The professional Application of the Study

The study seeks to shed more light on how the attainment of vocational and career education is related to professionalism. It therefore explains how denying the students such an opportunity can jeopardize their professional life. It is evidenced that there is a great need to prepare the high school students to have the capabilities needed to be successful as professionals both in the workforce and in college. Vocational training has been lauded for equipping the students in specific carriers or jobs (Northrup, 2003).

It helps the students to focus on how they can practically apply the skills they learn in class. It, thus, offers a special linkage between the working world and education. Moreover, the fact that it begins from the high school level enables students to graduate while ready to perform jobs, which require high level of skills and therefore increase their chances of earning a substantial amount of money. Additionally, graduates from these schools normally have certain advantages over those, who train informally, because they are often given certificates showing their skills and capability. It is also noted that career and technical education enables the students to explore the available career options and acquire the relevant academic skills. It equally improves their would-be academic standards and enable them prepare for their further education or a defined job within their preferred industry.

Michigan state had greatly improved in this line with some of its schools providing distinct vocational schools, which the students could attend mostly in the evenings. Most of the vocational and career training schools have embraced a cooperative training as their technique. This makes them more flexible and, thus, enabling students to have time to practice their dream job. Moreover, the Michigan state just like a number of other states has come up with a policy that emphasizes the need to have the schools change their focus to allow the students to, in addition of training for a vocation, also work hard to achieve a high school diploma in whatever course they are interested in. It is, thus, evidenced that vocational and career training has direct implication on the possible future profession of the students and therefore necessary for meaningful social change.

Research Question and Hypotheses

In order to address all these issues, the study will consider the following research questions: What measures have the vocational directors put in place to improve the effectiveness of vocational trainings, despite the reduced funding? What is the extent, to which the reduced funding has affected the effectiveness of the program? Is the reduction in funding the sole reason for the observed reduction in the effectiveness of the program? The study hypothesis will be that the Michigan vocational directors are faced with financial challenges majorly resulting from the budget cut to the vocational and career training schools by the federal government.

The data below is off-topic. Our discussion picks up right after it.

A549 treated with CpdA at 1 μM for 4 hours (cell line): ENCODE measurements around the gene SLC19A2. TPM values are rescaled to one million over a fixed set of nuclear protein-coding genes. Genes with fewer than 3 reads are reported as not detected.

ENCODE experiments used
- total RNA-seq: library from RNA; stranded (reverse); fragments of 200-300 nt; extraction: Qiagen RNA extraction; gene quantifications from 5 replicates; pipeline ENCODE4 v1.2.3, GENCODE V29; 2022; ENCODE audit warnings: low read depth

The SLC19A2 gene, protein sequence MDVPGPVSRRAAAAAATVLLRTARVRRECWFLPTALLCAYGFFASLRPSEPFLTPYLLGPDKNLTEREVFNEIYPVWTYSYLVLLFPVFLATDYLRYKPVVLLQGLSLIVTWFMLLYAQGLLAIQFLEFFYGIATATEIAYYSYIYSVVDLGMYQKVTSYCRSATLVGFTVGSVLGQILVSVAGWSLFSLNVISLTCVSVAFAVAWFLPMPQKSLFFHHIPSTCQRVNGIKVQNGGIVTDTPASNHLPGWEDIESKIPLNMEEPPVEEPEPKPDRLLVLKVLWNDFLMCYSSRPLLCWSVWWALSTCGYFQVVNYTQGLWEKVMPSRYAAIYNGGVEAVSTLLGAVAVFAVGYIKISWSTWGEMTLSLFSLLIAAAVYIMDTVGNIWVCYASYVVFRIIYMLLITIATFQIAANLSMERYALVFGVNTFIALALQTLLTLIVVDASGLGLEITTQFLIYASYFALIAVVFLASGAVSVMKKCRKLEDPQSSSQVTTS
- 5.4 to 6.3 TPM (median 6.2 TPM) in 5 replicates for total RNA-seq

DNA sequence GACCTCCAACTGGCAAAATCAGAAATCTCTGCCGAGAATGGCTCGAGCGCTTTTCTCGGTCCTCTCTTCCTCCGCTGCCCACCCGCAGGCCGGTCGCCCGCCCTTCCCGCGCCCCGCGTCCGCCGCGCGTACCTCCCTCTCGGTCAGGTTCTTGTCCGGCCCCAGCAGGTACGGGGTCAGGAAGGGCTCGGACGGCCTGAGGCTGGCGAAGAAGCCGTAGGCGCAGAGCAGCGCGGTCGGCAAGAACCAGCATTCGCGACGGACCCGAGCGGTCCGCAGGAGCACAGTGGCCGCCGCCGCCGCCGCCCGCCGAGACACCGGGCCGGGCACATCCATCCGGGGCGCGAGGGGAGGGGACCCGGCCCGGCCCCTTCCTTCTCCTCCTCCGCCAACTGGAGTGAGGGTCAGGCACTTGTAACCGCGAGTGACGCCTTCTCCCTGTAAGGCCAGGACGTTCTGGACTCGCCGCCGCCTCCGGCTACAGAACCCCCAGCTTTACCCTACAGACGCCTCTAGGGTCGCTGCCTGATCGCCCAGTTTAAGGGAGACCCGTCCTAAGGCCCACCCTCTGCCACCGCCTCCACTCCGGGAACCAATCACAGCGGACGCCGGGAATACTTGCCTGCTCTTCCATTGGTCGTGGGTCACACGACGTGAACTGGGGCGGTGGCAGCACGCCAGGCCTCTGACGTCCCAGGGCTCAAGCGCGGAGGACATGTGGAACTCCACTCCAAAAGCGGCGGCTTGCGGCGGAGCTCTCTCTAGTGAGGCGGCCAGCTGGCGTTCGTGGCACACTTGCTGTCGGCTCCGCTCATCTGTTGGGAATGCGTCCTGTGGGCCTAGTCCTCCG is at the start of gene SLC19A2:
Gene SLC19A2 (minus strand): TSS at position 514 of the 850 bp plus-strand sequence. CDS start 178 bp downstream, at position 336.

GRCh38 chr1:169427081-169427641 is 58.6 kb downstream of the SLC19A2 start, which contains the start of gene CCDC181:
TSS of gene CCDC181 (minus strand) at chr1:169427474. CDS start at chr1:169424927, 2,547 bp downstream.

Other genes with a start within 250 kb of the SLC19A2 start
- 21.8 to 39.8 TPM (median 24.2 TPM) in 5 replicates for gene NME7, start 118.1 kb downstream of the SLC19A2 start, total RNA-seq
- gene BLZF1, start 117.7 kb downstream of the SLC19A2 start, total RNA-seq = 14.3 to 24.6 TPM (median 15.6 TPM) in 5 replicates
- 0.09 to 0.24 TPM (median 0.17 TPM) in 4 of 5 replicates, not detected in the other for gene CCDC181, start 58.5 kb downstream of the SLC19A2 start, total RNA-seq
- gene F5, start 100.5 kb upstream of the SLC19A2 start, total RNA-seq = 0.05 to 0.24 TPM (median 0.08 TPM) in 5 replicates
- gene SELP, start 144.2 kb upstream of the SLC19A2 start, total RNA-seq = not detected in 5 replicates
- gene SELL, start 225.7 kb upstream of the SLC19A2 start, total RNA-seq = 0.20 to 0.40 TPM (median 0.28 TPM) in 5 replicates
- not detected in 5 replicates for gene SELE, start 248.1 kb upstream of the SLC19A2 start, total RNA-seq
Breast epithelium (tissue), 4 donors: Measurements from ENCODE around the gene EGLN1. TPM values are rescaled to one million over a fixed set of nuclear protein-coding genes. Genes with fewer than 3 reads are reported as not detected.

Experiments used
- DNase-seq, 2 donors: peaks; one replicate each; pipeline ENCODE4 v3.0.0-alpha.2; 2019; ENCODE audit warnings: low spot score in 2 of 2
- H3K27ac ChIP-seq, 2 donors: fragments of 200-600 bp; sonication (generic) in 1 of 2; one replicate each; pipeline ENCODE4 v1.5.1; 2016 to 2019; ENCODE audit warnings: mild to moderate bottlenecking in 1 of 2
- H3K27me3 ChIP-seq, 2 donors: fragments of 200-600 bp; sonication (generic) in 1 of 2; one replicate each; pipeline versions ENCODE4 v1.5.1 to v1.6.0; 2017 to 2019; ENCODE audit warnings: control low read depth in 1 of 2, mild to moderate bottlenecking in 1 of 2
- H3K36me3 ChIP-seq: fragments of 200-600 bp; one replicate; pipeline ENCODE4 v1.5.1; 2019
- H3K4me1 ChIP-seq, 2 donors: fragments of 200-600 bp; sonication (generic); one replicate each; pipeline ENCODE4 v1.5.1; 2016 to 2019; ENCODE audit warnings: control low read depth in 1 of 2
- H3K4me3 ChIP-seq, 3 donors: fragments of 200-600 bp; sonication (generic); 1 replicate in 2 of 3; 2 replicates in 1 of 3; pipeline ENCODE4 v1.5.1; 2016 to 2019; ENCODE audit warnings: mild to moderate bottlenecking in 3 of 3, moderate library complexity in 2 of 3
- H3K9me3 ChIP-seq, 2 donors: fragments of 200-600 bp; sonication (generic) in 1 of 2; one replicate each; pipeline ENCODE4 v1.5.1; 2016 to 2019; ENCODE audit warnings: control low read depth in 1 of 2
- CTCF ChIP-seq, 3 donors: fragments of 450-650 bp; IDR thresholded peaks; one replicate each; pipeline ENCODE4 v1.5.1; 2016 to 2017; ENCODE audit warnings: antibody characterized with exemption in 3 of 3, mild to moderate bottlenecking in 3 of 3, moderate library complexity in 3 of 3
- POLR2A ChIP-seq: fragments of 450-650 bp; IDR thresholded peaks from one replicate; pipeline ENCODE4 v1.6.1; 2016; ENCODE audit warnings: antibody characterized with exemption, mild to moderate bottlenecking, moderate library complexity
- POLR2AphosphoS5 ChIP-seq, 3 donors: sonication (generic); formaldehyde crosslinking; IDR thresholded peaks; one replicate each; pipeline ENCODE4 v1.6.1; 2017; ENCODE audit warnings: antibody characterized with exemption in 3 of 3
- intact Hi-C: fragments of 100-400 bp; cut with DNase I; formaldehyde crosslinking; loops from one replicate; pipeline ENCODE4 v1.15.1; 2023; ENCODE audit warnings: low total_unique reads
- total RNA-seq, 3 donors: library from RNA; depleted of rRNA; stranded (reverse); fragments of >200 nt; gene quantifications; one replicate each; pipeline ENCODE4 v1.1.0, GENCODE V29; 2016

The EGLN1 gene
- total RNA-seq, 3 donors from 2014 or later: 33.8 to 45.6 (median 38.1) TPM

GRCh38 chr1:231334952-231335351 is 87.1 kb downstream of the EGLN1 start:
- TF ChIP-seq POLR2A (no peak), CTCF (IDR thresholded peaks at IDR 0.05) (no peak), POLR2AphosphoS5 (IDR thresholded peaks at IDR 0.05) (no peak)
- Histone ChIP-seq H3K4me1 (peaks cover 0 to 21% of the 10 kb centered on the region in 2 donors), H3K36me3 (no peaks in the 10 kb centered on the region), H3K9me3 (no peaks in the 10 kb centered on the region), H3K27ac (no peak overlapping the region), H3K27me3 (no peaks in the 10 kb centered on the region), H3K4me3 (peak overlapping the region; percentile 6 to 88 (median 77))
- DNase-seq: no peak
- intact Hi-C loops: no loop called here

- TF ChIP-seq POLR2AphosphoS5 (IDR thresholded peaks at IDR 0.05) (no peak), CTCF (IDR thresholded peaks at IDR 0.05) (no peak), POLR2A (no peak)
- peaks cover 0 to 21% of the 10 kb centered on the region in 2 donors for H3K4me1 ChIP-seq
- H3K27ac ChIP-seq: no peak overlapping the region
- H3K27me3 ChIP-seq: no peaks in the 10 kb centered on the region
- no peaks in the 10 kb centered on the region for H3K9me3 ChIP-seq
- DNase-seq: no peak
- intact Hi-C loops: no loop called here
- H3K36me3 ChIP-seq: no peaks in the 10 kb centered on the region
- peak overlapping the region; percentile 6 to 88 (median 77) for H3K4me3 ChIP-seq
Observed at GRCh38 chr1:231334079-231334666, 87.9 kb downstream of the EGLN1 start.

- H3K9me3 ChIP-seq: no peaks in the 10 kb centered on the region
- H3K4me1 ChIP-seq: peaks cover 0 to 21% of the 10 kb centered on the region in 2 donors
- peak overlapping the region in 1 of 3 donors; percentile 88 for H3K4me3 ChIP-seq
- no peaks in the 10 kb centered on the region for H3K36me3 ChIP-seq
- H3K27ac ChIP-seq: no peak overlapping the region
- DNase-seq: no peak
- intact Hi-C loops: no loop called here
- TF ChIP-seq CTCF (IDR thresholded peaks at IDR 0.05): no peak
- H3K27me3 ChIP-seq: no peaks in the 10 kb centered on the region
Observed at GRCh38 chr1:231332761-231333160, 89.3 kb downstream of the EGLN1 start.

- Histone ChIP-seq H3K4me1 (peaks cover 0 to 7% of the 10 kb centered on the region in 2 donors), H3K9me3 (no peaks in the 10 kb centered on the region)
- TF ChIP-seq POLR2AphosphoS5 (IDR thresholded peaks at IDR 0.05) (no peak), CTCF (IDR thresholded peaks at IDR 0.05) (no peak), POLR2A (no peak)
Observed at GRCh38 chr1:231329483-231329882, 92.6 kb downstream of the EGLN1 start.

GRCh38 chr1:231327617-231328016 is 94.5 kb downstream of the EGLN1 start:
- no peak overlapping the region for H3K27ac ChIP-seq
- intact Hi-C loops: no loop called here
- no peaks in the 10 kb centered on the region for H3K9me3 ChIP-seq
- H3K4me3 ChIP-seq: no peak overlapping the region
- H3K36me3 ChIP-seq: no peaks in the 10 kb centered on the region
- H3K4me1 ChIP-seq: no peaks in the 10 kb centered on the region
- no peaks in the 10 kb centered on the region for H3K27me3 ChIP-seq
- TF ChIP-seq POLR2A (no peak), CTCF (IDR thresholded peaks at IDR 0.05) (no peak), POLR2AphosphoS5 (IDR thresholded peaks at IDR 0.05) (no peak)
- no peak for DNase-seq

Operational Definitions of Technical Terms

This section will identify a number of terms that will be used throughout this study, while also giving their relative definitions. First is the career cluster, which is the grouping of different occupations. It closely relates to the 16 career clusters, which is a framework that is designed to help students prepare for a successful transition to college and the workforce. Another term is the career pathways, which is basically a 16 career clusters federal guidelines tool used to engage young people by developing a comprehensive integrative career exploration. Third is career readiness, which implies a state in which an individual is able to capitalize on his/her individual capabilities to create value to the workplace and the larger community (Legislative Council, State of Michigan, 2012).

On the other hand, career technical education (CTE) is a workforce training program that is focused on developing educational and workplace skills, while core 40 program is a program requiring students to complete all requirements for core 40. Additionally, prep tech is a program that offers instruction in both technical and integrated academic skills, while tech prep plan focuses on preparing students for postsecondary education. On the other hand, program of study is a program that focuses on providing students with basic skills to continue their education and/or secure employment after graduation from high school (Legislative Council, State of Michigan, 2012).

School to work is a workforce program that focuses on helping students make their transition from a school environment to work and/or college, while vocational education is a work-force program that offers a number of teaching positions at a given level of overall compensation. On the other hand work-based learning is a strategy, whose goal focuses on enhancing the traditional objectives of schooling, providing academic skills, empowering students to be better citizens and for the workforce. Finally, work readiness skills imply a set of skills and behaviors that help prepare young people for different occupations or closely related groups of occupations (Legislative Council, State of Michigan, 2012).


The study will consider the use of both secondary and the primary sources of information used in explaining the various relationships such as that of the reduced funding towards vocational training, the effectiveness of the program, and the change of strategies in funding the program by the educational officers. More specifically, the quantitative study will be very instrumental in finding out the rate at which the fund allocation to vocational education has been reducing with time. On the other hand, the qualitative methods of research will be instrumental in finding out the relationship between the reduced funding of the program and social change.